Angharad Rees acquits herself well in the role of amnesiac Anna. Her performance arouses pity for her character, a true victim of her own unfortunate birth and of circumstances-which-are-beyond-her-control. Eric Porter is a fine choice for "Dr. John", Anna's self appointed patron, and seems packed with ambition as well as interesting character flaws. An interesting touch: the fiancee of Porter's son (Jane Merrow) is blind, and Porter appears to despise her for a variety of reasons, ranging from her obvious clumsiness to the old "she's-not-good-enough-for-my-son" notion, to the thought that she will take over the position his late wife held in the household. Here we have a bit more depth to the characters than one might expect from a later Hammer effort, and it is most welcome.

Once it's established that young Anna is bound to go on killing spree after spree (before she is ultimately restrained), we get to settle back and relish the creative flair brought to each of the killings, and suspense abounds prior to each of the gristly murders. Entranced, Anna appears to be accomplished at improvising, grabbing nearby, everyday items, and turning them into weapons of destruction. This is truly chilling! To illustrate: fake medium Dora Bryan is impaled with a common fireplace poker onto a door (hoisted on her own deceitful petard!)...a handful of innocuous hatpins are thrust into the eye of a streetwalker...and a shattered hand-mirror almost unbelievably forms a makeshift dagger with which Anna disposes of her maid. The deaths are all very clever, stylish, and colorful set-pieces.

The big finale, with Eric Porter coaxing Ms Rees into a spectacular deathfall from the uppermost ("Whispering") gallery of St. Paul's cathedral seems operatic in its grandeur and effect, yet solemn and touching as well.

There is a wholly appropriate surfeit of melancholy throughout this production that some might argue is distasteful, but I believe it adds significantly to the tragic cause. Contributing greatly to this is Christopher Gunning's score which stands out as one of Hammer's best. Gunning captures the introspective mood, childlike innocence, and sad beauty of Anna. [This "main theme" sounds as though it might have been composed by the great Erik Satie.] The tumultuous, horrific eruptions of Jack the Ripper which surface any time Anna is kissed come through in whirling orchestral frissons.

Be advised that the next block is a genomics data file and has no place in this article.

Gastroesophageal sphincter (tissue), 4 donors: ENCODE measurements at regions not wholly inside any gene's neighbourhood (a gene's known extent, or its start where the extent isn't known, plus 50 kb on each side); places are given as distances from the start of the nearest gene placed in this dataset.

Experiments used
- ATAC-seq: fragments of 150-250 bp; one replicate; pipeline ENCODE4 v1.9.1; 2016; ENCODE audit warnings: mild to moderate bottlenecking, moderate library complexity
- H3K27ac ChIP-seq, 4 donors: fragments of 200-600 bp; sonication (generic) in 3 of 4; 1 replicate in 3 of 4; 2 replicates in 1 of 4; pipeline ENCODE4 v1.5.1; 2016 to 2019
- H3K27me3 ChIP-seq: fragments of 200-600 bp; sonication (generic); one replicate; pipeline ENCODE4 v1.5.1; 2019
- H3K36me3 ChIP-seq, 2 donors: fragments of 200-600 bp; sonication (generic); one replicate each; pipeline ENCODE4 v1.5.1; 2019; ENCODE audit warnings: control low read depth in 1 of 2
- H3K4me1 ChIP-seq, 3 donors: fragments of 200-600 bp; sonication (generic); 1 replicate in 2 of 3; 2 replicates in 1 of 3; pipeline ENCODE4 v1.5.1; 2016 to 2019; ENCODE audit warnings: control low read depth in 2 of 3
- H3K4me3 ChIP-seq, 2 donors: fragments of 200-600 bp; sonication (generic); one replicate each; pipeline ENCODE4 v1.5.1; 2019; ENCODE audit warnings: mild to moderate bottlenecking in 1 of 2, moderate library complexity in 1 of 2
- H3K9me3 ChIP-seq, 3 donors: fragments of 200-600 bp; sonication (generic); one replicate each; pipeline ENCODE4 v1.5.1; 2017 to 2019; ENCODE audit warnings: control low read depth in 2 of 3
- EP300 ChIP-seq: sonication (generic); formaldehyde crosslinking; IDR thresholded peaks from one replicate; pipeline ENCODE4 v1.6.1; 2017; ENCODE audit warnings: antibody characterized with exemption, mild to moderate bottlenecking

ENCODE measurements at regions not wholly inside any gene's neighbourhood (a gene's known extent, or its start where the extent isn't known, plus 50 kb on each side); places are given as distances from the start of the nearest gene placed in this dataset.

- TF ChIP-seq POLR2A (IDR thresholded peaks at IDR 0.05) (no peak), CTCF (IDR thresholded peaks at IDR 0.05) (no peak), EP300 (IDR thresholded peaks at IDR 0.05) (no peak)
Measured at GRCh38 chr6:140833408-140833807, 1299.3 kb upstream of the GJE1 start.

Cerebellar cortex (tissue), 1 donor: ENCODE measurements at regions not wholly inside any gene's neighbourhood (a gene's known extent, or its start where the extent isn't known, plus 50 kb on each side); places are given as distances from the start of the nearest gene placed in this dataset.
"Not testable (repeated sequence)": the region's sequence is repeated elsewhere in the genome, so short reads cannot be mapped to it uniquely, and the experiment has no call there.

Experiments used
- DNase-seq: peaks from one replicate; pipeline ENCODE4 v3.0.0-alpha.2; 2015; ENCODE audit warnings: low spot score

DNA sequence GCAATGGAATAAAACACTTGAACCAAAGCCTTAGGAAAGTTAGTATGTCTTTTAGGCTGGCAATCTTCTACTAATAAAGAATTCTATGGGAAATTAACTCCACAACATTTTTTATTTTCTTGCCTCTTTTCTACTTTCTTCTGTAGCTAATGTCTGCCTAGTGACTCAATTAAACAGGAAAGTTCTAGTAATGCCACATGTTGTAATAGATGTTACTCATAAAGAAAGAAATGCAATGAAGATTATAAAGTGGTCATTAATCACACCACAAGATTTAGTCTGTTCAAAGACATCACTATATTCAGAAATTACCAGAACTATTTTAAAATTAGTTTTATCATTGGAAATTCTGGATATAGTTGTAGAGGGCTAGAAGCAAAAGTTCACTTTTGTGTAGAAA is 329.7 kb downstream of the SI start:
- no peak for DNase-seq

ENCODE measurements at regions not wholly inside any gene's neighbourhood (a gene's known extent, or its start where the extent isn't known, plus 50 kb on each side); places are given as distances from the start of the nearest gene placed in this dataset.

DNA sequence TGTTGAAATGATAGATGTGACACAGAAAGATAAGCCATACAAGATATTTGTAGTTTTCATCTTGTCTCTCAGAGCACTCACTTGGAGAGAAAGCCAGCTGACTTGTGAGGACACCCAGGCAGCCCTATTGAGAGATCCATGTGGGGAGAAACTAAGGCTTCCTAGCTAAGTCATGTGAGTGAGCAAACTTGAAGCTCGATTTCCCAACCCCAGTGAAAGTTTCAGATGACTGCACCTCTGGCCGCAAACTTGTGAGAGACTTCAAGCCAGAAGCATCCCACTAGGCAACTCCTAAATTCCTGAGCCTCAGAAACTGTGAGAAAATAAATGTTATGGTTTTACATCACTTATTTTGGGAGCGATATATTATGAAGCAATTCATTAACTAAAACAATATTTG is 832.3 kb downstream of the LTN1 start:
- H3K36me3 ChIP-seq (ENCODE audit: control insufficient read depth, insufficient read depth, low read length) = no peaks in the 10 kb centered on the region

This is probably the high point in director Peter Sasdy's career (the lowpoint being, arguably, a tawdry but entertainingly dreadful excursion known as THE LONELY LADY (1982) which was supposed to be a rocket-to-stardom vehicle for Pia Zadora, but which remains highly regarded as one of cinema's biggest forays into bad taste. HANDS OF THE RIPPER, on the other hand, is an achievement of which Sasdy has every right to be very, very proud.

Beware of TV versions that Universal purchased, re-edited, and spoiled by adding footage featuring two doctors in a library discussing Anna's case. It's wholly unnecessary garbage, and detracts greatly from the deliberate unfolding of the story. Universal did similar butchery on its TV print of TWINS OF EVIL, the box office counterpart to HANDS OF THE RIPPER. One can only imagine how terrific a double feature those two films would have made at the time (sadly, I was too young to receive my parents permission to see these films theatrically).

Hopefully HANDS OF THE RIPPER will be a Hammer horror to arrive soon on DVD, complete, and well handled. With so much hooplah made about Hammer's most famous projects (HORROR OF DRACULA, CURSE OF FRANKENSTEIN, et.al.), it's a shame HANDS OF THE RIPPER often gets overlooked by fans, and therefore by the public as well.

For a late-Hammer effort, HANDS OF THE RIPPER is among the company's best efforts.
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HANDS OF THE RIPPER (Peter Sasdy, 1971) ***
Bunuel197619 October 2008